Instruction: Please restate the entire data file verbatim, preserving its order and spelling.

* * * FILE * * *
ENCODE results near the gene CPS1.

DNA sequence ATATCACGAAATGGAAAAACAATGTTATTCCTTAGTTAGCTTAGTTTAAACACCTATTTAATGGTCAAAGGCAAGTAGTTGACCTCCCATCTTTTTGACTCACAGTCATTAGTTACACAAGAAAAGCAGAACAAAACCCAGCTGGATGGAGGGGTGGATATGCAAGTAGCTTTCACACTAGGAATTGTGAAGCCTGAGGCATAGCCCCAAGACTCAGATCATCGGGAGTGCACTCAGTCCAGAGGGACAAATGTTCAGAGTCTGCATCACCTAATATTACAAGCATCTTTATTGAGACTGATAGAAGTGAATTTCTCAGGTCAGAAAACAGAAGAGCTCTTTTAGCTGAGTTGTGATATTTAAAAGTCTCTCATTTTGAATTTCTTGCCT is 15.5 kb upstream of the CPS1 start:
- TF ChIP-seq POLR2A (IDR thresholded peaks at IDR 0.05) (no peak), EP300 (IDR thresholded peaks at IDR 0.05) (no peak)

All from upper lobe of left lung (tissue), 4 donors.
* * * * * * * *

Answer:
ENCODE results near the gene CPS1.

DNA sequence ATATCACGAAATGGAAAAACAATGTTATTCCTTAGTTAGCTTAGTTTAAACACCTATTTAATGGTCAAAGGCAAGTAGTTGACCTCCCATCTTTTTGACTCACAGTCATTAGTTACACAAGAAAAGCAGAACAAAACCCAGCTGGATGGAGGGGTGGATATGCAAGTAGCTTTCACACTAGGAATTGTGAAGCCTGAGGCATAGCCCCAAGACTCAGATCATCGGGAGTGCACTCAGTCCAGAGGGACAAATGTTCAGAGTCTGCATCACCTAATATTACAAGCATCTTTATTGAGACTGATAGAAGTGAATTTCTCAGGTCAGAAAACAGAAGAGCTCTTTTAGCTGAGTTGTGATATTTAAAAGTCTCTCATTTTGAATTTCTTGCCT is 15.5 kb upstream of the CPS1 start:
- TF ChIP-seq POLR2A (IDR thresholded peaks at IDR 0.05) (no peak), EP300 (IDR thresholded peaks at IDR 0.05) (no peak)

All from upper lobe of left lung (tissue), 4 donors.